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  • Norfolk Farms

What is a farm dog?

Years ago every farm had a dog or two … or three. They came in every size, shape and colour.


Cruz, left and Tequa are purebred Border Collies, a herding breed developed in the border counties between Scotland and England

Most were some mix of breeds or a combination of several breeds. They filled multiple roles – protector and companion to the kids, stock handling, vermin killers, watchdogs and protective supervisor of team or tractor as the farmer worked his land.



Border Collie Tibbie, shown during a training session is learning to handle sheep.

Some were primarily herding or stock dogs. Old Laddie would be off to bring up the cows for milking – a job he was keen to do each day. Shep would gather and hold sheep, Buster would load steers for shipping. Other dogs served as watchdogs, barking to announce the arrival of company or intruders. Still others were hunting companions to the farmer or his kids, whether for waterfowl, rabbits or rats in the woodpile. Collies, shepherds, hounds, spaniels, terriers and mixes of all of these were popular.


Between jobs, these dogs would lay up around the homestead, play with the farm kids or hunt gophers and skunks in the fields, proudly presenting their prizes to the farm wife for her commendation - which often was not forthcoming!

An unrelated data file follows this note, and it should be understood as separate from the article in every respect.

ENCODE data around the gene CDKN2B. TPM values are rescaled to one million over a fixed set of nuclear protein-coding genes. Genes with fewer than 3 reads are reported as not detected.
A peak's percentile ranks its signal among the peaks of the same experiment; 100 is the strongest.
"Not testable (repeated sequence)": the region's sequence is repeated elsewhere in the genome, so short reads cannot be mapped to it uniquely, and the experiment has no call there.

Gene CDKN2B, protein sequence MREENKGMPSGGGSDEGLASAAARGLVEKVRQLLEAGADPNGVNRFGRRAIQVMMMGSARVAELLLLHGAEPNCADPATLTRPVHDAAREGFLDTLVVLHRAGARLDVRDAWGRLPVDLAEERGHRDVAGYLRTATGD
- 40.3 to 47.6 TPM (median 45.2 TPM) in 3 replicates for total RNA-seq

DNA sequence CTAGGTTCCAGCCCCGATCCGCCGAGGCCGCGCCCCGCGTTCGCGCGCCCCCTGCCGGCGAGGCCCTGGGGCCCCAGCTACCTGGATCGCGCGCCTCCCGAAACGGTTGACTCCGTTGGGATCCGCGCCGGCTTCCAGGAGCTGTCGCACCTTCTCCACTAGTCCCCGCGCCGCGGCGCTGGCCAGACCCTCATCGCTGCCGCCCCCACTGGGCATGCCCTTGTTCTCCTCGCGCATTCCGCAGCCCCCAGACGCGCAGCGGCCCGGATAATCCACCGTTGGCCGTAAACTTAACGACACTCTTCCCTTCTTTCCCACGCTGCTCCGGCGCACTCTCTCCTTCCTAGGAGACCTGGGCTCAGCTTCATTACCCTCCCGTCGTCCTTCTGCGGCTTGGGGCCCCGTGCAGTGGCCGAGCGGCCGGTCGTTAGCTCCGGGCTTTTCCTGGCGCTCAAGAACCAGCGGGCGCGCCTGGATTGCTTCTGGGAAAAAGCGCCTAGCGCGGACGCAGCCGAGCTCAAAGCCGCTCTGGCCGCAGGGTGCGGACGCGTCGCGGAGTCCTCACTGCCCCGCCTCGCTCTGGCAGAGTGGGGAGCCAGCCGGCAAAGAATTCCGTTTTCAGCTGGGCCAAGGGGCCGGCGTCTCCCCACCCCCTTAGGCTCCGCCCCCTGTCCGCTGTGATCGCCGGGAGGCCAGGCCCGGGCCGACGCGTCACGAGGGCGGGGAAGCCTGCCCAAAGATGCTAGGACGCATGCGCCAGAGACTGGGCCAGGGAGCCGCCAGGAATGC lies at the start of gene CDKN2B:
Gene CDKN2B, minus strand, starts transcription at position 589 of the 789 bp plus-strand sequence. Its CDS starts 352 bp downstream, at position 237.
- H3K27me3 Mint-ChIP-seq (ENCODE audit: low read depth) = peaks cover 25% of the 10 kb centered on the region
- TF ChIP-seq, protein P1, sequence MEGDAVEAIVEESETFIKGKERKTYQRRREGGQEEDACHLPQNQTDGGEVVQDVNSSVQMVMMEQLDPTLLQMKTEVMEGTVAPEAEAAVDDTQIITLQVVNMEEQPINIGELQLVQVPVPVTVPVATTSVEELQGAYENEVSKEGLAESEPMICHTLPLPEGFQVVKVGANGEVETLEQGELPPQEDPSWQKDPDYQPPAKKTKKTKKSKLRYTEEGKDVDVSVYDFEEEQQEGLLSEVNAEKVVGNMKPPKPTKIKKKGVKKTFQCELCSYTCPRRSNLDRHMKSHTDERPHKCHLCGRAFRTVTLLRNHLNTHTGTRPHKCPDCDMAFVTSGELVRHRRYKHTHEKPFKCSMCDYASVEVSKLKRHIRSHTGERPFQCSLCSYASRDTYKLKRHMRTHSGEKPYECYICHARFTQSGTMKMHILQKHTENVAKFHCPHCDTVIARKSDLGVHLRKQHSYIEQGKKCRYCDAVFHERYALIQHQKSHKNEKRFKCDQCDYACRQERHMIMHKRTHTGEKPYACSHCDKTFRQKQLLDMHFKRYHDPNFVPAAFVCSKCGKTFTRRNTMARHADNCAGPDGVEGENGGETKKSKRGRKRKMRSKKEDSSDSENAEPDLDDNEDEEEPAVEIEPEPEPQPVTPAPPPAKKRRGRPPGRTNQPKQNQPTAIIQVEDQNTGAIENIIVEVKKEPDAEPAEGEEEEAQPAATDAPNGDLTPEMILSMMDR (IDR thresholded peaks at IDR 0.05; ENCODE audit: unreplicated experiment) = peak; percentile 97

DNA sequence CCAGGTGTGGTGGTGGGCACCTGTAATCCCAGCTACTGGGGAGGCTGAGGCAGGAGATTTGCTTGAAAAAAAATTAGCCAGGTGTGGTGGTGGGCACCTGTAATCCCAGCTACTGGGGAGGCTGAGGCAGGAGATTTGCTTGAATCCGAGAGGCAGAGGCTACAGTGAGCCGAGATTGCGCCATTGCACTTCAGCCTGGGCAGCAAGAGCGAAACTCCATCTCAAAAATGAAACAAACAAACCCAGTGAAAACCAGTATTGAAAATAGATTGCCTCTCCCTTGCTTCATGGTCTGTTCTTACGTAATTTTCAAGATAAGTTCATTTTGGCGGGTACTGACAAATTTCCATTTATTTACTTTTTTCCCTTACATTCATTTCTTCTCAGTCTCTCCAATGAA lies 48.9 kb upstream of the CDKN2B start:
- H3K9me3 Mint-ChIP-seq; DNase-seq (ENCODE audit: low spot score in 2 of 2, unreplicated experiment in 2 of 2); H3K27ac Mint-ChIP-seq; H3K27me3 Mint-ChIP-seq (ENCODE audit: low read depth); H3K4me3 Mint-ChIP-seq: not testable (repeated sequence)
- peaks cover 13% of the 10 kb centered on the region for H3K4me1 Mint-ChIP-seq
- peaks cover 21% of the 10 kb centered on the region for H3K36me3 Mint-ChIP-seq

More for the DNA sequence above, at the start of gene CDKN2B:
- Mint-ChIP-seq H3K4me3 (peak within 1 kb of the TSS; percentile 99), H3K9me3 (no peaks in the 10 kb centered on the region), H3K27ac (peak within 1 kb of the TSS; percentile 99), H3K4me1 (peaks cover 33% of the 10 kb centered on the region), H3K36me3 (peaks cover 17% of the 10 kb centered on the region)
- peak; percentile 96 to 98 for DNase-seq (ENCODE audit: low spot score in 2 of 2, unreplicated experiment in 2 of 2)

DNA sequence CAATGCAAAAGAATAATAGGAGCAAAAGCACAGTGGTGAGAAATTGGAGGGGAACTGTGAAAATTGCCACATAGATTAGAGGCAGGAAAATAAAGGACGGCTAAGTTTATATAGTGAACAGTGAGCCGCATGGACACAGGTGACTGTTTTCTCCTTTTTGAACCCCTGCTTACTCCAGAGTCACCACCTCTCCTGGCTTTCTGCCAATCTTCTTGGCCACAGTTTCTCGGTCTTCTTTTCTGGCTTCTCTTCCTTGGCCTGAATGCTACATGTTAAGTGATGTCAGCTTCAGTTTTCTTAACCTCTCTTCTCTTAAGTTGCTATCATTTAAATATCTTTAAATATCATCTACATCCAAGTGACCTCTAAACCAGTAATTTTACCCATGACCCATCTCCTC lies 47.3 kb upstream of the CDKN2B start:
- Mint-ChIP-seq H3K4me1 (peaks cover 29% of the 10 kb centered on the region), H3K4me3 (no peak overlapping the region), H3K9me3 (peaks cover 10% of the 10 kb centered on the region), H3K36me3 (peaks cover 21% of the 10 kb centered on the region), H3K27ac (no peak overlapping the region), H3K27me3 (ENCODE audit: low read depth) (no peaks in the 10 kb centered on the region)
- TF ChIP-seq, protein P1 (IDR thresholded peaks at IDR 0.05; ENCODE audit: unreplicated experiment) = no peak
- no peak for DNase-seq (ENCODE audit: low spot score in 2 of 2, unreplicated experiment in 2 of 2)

As interest in pure breeds began to grow, some farmers also searched out purebred dogs for specific tasks. Border Collies, Australian Shepherds, Australian Cattle Dogs, Red or Blue Heelers became popular for herding and handling livestock. Various terrier breeds excelled at dispatching vermin, while German Shepherds became well known as good watch dogs who would also turn a paw to other pursuits as needed.


"Today’s farm dogs are as diverse as the farms where they live."

As wildlife - deer, soon followed by coyotes – returned to southern Ontario, a new type of farm dog started to appear in response to the predator problem that was emerging. Huge dogs, developed over centuries in Europe and Asia for the purpose of guarding livestock, began to show up in increasing numbers. Livestock guardian dogs bond to the livestock they live with and deter predation. Some of these dogs bark to intimidate while others will chase, attack and even kill intruders. Many breeds exist, with varying levels of aggression towards predators.


Many farms no longer have dogs at all. Crop farmers have no need for livestock assistance and some prefer not to be tied down to the care of an animal.

Today’s farm dogs are as diverse as the farms where they live. Some are purebred, many are mixes of two or more breeds, some defy breed description entirely. Some herd, some guard stock, some are watchdogs. Some watch over the children while others are lap dogs in the farmhouse.What they have in common is residence on a farm, and the loyalty and affection of dogs everywhere.

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